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Published on Friday, March 15, 2013

City priorities update

An extended vetting process last fall led to the development of AWC’s legislative priorities. Many of these priorities are directly linked to what does or doesn’t get funded in the state’s budget, while some focus on maintaining or altering state policies. Here’s an overview of where we stand with regard to these priorities as we head into the next phase of session.

Let’s start with the budget. The Senate will be first to reveal a detailed budget, sometime later this month or soon after April 1.

  • We are meeting with and sharing AWC fiscal priorities with legislators and key staff. While we don’t yet know where cuts or eliminations impacting cities will occur, we do know they’ll be proposed.
  • Budget writers are waiting until the official March 20 release of the updated state revenue forecast before finalizing and releasing proposals. We expect the forecast will include increased demands on state services and additional fiscal impacts from the federal budget sequestration.
  • You can play a key role to help lessen cuts by connecting with your legislators now about the importance of continued sharing of liquor revenues, funding for programs like sales-tax streamlining mitigation, the Public Works Trust Fund and other programs or shared revenues that are important to your community. Remember, there are many voices demanding that cuts be made or clamoring for their programs to be left alone – your voice needs to be heard often and clearly.
  • We’ll be sharing more details as they become available. Look for more information in the March 20 electronic edition of AWC’s CityVoice and next week’s Legislative Bulletin.

Now that the House and Senate have each decided which of their policy bills will or won’t advance for consideration by the opposite chamber, we have a clearer picture of which AWC policy issues remain “alive” and which appear “dead” (see more details within this Bulletin). Examples include:

  • The House showed strong support for continuing to allow cities flexibility in use of locally collected lodging taxes (ESHB 1253). The bill now moves to the Senate, where we expect continued opposition.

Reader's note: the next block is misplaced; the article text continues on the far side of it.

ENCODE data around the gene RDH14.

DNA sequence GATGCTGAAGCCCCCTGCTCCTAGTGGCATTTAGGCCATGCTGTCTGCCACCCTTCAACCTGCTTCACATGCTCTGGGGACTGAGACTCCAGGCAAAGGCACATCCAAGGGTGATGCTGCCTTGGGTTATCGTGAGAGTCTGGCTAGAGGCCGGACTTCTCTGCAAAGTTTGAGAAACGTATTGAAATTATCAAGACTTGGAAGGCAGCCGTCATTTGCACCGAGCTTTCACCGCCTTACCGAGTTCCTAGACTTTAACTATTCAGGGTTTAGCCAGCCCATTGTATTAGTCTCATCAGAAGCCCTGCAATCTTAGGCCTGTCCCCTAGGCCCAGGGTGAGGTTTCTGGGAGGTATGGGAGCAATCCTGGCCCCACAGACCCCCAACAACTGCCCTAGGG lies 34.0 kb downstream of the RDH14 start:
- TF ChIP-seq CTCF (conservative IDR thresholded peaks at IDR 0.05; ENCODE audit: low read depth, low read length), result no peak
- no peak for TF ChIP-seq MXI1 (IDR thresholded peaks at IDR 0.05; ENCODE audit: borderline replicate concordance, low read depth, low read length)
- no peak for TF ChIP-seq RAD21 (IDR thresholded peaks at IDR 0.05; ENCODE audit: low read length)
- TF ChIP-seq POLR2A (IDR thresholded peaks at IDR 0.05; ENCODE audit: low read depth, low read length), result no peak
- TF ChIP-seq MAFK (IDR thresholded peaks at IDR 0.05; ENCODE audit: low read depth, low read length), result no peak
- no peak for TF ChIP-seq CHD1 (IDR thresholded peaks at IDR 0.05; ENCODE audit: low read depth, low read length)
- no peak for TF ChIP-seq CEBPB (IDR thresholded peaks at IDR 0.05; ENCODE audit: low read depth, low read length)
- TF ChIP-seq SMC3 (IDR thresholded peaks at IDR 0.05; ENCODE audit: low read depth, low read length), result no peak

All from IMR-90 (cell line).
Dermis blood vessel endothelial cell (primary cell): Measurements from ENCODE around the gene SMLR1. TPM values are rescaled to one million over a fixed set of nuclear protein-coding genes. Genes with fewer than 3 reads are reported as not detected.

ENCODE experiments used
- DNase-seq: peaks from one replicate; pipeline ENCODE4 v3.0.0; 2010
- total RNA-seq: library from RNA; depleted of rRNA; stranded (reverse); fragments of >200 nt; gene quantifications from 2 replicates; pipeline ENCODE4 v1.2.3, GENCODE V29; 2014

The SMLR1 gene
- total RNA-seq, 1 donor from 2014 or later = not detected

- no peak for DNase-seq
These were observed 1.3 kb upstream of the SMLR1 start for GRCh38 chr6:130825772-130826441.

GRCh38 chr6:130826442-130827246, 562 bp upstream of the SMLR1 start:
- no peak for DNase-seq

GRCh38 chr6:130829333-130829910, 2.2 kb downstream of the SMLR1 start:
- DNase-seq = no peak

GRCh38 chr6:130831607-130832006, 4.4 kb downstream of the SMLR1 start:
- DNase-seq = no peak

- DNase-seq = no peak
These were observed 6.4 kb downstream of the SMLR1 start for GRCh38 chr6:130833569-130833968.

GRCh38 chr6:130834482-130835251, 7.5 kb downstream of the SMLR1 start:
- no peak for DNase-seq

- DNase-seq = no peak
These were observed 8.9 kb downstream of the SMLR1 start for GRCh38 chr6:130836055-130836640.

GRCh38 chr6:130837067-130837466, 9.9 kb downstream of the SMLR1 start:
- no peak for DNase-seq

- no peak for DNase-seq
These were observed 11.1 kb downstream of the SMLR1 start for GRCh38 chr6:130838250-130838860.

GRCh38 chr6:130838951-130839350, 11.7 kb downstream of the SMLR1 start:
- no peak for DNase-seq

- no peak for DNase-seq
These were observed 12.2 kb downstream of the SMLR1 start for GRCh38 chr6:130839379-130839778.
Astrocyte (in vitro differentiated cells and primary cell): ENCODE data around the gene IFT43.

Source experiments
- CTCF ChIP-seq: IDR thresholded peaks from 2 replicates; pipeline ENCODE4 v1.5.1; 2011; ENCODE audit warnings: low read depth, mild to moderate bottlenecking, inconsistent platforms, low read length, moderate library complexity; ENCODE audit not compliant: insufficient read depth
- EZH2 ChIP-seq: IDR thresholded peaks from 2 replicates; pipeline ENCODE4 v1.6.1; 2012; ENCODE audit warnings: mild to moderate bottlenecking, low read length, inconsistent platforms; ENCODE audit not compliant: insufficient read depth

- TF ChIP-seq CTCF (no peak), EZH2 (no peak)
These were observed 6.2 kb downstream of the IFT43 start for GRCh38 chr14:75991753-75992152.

• The Senate sent two business-backed bills to the House that, in our opinion, infringe upon local authorities in setting and managing local business licensing fees (ESSB 5656) and establish unnecessary impediments to the 40 cities that impose a local business and occupation tax (E2SSB 5688). We’ll urge the House to take a different approach.
  • Neither the House nor the Senate has acted yet on proposals to fund a new comprehensive transportation package, nor on proposals for additional options to provide local transportation funds to address road maintenance and congestion issues. We remain engaged and hopeful they will address transportation, but recognize this is an end-of-session issue.
  • Our coalition of public entities failed in efforts to modestly address ways to curb abusive public records requests (SHB 1128). Although confident we had the votes to pass the bill in the House, leadership made the decision not to bring it up for a vote.
  • The Senate wisely chose not to advance a bill that would have significantly changed how cities annex lands (SSB 5013), and the House never considered such a proposal.
  • In cities that receive water from other than a city-owned utility, there is hope for clarification of how to pay for fire hydrants as both House (SHB 1512) and Senate (SB 5606) bills move forward.
  • We’re keeping an eye out for potential new unfunded mandates and, so far, haven’t found any. We’re also hopeful that at least one cost-savings bill (SSB 5099), clarifying how cities respond to a mandate to use alternative fuel sources in your fleets, will continue to advance in the House after getting overwhelming support in the Senate.

A number of other bills of concern that AWC has been tracking failed to move forward. As is often the case, the list of bills available to vote on is longer than time permits and many bills just “die” on the calendar. Remember, even if a bill didn’t advance this year, it remains “alive” for possible consideration during the second year of a biennial legislative session. Therefore, we may see them resurrected next year.

Thanks to the many city officials who’ve helped us advance or stop bills of interest this year. Your active and thoughtful communications really do make a difference!